Day Three: The Orto at Sapori di Campagna.

Is there a garden anywhere worth the trouble of a 7 am wake-up call? Before today, even an invitation to rendezvous at 7 am in the Garden of Eden would've gotten a big fat, no thanks, Adam, from me. Too many snakes, don't like apples. But today? Today the answer is yes.

If I had any doubt this whole Agriturismo thing, for all its romantic illusion of a simple return to a simpler time, is really incredibly hard work, it is put to rest when Louise drops me off at the Sapori for a farm tour.

Before the car door slams shut behind me, I feel like a sloth. By the time I arrive, the entire family is hard at work, checking guests out, cooking, cleaning. The same family I left last night at 10 pm, when they were clearing the dinner dishes from my table, the dining room still full, is back at it a scant few hours later.

After a boisterous 'salve' and the welcome offer an espresso macchiato and a light-as-a-cloud slice of ricotta lemon cake, Livia introduces me to her father, the farmer of the operation. He and I pile into his car, and immediately go off-road into one of the many fields that create the velvety, tapestry-like landscape of Abruzzo. The car smells curiously of sheep's milk cheese, a not unwelcome aroma to me.

'Oh,' he says, 'I forgot to drop off the cheese.' I turn around, and sure enough, a dozen wheels of sheep's milk pecorino, the Cannestrato del Castel del Monte, are tucked into the trunk. He smiles sheepishly. (Sorry, I couldn't help it.)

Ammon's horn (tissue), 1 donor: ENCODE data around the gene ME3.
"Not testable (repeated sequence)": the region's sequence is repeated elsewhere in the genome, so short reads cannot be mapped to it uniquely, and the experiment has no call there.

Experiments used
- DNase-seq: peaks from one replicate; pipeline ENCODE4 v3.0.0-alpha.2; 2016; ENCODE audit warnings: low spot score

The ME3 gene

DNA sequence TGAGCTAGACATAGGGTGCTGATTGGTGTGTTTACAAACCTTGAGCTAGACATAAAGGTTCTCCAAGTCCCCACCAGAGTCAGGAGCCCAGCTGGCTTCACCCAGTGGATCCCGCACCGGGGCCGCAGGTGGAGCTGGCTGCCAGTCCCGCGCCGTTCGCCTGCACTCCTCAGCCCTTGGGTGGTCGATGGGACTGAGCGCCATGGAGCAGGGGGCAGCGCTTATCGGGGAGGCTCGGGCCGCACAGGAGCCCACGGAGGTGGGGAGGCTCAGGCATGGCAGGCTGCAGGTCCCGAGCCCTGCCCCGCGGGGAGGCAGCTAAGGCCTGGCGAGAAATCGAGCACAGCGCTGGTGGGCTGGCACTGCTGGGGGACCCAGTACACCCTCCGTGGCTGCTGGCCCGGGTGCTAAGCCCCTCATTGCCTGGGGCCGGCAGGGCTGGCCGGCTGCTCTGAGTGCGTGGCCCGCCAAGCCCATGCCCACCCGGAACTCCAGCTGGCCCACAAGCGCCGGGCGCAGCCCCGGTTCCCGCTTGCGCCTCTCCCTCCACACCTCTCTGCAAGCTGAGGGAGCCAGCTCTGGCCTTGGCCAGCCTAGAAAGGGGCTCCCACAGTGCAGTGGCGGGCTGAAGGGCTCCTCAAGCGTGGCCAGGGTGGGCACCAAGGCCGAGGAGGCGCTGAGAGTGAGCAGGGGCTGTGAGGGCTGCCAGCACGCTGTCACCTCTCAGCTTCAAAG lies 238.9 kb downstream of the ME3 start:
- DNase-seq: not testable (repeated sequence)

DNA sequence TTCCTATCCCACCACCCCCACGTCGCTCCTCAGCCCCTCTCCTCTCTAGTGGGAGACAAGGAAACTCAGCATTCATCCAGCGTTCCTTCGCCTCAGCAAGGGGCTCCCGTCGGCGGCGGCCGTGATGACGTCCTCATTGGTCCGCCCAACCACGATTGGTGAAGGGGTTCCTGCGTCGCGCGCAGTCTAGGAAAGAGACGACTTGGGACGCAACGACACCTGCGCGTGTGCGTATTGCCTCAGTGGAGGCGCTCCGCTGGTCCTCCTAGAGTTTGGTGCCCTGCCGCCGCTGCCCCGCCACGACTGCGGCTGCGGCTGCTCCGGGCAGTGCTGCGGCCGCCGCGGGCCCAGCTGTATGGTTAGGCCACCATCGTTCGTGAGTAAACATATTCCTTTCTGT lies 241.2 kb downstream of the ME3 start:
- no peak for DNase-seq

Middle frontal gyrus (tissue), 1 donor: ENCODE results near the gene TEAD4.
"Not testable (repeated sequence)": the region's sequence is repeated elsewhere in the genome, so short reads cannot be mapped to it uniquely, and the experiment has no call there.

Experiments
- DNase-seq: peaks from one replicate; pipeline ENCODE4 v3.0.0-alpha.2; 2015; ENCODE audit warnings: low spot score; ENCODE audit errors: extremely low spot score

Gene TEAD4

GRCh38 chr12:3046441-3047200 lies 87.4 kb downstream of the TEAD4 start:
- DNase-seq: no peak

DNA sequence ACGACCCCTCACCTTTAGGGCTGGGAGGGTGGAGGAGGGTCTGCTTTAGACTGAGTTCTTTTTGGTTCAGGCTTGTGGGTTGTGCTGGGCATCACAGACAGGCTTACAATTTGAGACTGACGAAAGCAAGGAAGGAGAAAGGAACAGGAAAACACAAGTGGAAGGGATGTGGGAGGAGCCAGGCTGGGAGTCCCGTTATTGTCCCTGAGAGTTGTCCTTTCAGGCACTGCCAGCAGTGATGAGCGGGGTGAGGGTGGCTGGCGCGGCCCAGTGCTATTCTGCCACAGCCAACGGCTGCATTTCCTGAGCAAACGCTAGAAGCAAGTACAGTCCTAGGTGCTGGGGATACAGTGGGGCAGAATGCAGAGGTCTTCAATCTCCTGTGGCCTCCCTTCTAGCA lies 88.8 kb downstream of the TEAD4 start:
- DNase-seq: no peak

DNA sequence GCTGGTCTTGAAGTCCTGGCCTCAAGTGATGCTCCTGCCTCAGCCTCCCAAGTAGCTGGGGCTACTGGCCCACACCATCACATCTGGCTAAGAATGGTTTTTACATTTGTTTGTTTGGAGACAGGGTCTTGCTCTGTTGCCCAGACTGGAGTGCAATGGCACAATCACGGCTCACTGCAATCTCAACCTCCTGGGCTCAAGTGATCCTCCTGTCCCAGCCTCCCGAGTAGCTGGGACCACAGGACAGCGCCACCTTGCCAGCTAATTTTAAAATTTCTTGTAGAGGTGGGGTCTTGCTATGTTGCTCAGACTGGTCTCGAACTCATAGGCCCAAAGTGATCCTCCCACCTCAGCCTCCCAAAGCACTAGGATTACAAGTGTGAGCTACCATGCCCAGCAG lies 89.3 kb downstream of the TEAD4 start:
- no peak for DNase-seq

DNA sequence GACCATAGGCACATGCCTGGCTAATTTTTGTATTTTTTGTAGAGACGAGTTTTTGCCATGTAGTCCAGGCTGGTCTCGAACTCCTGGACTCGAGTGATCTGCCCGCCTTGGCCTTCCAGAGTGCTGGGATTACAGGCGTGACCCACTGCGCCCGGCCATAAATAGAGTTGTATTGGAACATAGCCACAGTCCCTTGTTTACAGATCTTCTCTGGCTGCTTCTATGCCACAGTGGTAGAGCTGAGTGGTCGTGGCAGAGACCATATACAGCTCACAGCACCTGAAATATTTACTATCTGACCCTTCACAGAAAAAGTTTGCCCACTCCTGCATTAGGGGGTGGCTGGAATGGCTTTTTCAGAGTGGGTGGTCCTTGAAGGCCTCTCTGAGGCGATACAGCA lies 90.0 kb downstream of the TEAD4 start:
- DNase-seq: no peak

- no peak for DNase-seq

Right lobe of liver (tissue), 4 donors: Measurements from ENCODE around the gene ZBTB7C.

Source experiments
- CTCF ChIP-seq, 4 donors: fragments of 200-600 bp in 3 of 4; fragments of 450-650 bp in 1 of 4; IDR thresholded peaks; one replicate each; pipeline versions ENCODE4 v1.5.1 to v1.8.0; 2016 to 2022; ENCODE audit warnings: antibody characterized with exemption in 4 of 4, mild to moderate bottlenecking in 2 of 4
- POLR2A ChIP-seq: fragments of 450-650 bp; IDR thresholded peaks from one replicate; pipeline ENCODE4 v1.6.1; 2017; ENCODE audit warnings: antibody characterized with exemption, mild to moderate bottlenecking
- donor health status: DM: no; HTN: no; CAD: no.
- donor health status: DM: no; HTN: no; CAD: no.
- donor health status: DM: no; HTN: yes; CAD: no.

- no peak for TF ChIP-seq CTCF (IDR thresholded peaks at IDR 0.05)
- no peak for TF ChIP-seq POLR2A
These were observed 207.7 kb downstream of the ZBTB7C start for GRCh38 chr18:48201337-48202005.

He's all business. I don't even learn his name. He's very serious about his farm, and perhaps a little put out that he's taking up valuable time showing me around. He reminds me that it's late in the season, the fields are almost farmed out. Not much left to see. Don't expect too much.

As we move deeper into the countryside, across wide, grassy expanses of early Fall fields, we talk about the Slow Food Movement, about the Presidi of his region. He is able to rattle them off in short order, and I learn he will represent the region at the Salone Del Gusto in Turin later this month, something he has done for the past several years. Hmmm. A farmer with the soul of an advocate and activist. Things are getting interesting.

The frostiness in the air abates. We're finding common ground. He's speaking slower, I'm understanding more. The fluency of food talk is again working it's magic.

More than three hours later, after touring field after field, crop after crop, stables, animal pens, olive groves, fruit and nut trees, I am in awe. I am going to take a page from the Farmer's book and set expectations. The pictures will not do this enterprise the justice it deserves. But I can try, and try, I will.

What you will see is evidence of the fall growing season. At this time of year, the Farmer and one helper work the land themselves. During high season, the season of tomatoes, zucchini, celery, lettuces, peppers, peas (I could go on and on) he hires up to five helpers.

In addition to what he cultivates, he is quick to forage for wild herbs and vegetables, including wild asparagus, thyme, mint, lettuces, persimmon, wild fennel, mushrooms, quince. Nothing will go to waste.

Enjoy. And think about your own garden. If you like to get dirty, this post's for you. And my friend, the Farmer? His name is Signore Costantini, and I am in his debt.

Remember, you can click on any image to begin a slide-show tour.